Discomfort with Privilege
I recently read a portion of a book that made me pause, read it again, and then again. I considered my own response to the questions it raised and their implications.
In Brene Brown’s Rising Strong, she writes that someone told her “When you look away from a homeless person, you diminish their humanity and your own.” She ponders her immediate shame at the statement. She is very involved in helping others, so why does she feel this way when she hears this? She reflects that, perhaps, it isn’t about “not helping enough, and more about privilege.”
In Brown’s experience as a social worker and researcher in one of the most racially and ethnically diverse educational institutes in the United States, she shares that she has “learned enough about privilege to know that we are at our most dangerous when we think we’ve learned everything we need to know about it. That’s when you stop paying attention to injustice. Not paying attention because you’re not the one getting harassed or fired or pulled over or underpaid is the definition of privilege...Maybe looking away is about privilege. Maybe I need to think longer and harder about my choices and recognize that choosing whom I see and whom I don’t see is one of the most hurtful functions of privilege. Acknowledging privilege and taking action on injustice requires constant vigilance…” In fact, it often involves an uncomfortable self-examination.
For me, these words ring true. They have been an integral part of my experience and exposure to the conflict. Looking away from uncomfortable situations -- whether that is a homeless person or the physical manifestations of occupation and their effects on Palestinian lives -- these are choices we make in our privilege. For some Israelis and pro-Israeli supporters, hearing a Palestinian say “occupation” can make us uncomfortable, and if we look away and ignore these words, we choose to reject Palestinians’ reality, pain and oppression. When we see Palestinians racially profiled on the streets, stopped by soldiers to check IDs or be patted down, we can avert our eyes and justify it in our minds.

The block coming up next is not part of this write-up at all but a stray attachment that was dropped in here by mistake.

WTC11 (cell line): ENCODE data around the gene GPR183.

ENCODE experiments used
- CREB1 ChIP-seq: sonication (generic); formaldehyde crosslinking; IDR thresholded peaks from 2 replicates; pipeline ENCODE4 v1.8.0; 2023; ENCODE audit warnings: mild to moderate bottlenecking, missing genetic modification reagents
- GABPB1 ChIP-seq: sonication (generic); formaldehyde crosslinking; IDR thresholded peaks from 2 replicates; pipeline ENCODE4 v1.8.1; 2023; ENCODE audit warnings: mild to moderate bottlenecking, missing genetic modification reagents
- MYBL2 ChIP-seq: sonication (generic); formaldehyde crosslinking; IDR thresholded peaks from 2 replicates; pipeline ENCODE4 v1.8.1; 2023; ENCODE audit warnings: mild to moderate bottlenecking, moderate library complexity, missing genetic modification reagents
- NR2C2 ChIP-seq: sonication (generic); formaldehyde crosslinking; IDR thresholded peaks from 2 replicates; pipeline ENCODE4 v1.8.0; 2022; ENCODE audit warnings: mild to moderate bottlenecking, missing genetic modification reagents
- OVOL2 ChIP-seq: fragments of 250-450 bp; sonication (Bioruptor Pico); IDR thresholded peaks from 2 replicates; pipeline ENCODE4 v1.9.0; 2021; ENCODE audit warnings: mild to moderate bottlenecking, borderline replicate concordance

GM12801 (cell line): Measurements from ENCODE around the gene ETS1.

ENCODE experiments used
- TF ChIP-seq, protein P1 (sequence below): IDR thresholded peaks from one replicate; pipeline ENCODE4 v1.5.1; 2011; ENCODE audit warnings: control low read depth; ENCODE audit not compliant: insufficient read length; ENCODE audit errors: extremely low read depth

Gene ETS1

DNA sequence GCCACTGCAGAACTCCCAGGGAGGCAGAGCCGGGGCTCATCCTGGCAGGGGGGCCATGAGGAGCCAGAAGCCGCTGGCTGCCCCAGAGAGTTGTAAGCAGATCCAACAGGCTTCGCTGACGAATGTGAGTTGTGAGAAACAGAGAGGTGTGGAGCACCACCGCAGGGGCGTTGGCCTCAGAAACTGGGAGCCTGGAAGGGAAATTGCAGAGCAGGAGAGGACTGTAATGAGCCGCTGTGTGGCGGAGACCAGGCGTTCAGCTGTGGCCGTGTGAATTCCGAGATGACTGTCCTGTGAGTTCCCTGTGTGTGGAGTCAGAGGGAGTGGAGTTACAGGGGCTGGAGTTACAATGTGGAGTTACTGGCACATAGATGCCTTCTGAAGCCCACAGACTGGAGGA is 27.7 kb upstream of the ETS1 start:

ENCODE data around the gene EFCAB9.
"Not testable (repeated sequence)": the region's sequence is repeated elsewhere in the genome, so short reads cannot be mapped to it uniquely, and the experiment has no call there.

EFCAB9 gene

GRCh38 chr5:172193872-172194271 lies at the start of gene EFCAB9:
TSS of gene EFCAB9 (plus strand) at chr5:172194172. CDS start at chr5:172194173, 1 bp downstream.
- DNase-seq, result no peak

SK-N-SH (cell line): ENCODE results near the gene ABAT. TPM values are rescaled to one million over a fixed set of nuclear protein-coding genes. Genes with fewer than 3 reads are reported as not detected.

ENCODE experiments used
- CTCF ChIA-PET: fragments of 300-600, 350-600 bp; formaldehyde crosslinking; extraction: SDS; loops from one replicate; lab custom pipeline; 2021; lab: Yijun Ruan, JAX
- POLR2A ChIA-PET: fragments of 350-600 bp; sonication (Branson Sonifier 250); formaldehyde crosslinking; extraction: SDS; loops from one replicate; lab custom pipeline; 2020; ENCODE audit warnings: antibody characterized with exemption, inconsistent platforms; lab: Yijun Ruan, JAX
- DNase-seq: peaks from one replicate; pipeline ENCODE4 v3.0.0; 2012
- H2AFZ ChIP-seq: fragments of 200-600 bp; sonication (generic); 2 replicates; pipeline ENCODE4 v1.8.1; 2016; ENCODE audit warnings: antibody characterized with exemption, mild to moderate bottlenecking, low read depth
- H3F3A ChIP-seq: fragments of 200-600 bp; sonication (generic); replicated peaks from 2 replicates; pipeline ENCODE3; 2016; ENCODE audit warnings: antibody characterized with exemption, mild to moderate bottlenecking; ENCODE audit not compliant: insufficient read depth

For others of us, we’ve seen these things before. We’ve heard words like “occupation” and “apartheid” and “racial profiling” and we’ve seen unjust actions carried out enough times that we see it as an unfortunate part of the reality we live in. Perhaps we’ve even read about the situation, researched the regular and systematic discrimination, and we think we know what there is to know. We shake our heads and avert our eyes to protect our hearts from the emotional pain these sights and information provoke.
Looking away, ignoring, justifying, assuming we know and it’s enough -- these are choices we make in our privilege. These are choices that allow injustice to continue, to allow the person next to us to be penalized for their ethnicity, religion, even their very existence.
The point I take away from this is that I need to consciously choose to see. It’s my humanity and my neighbor’s, and looking away from the pain allows it to continue. It’s not enough to become comfortable with what we know. We need to challenge ourselves to be constantly uncomfortable with our privilege. We need to struggle with the fact that others have fewer rights and freedoms than us. We have a role to play in this. There is something to do about it. Each of our roles and actions will look different, but we all need to pay attention. The only way to make a difference is to “walk straight into the discomfort,” as Brown writes, and once there, do something.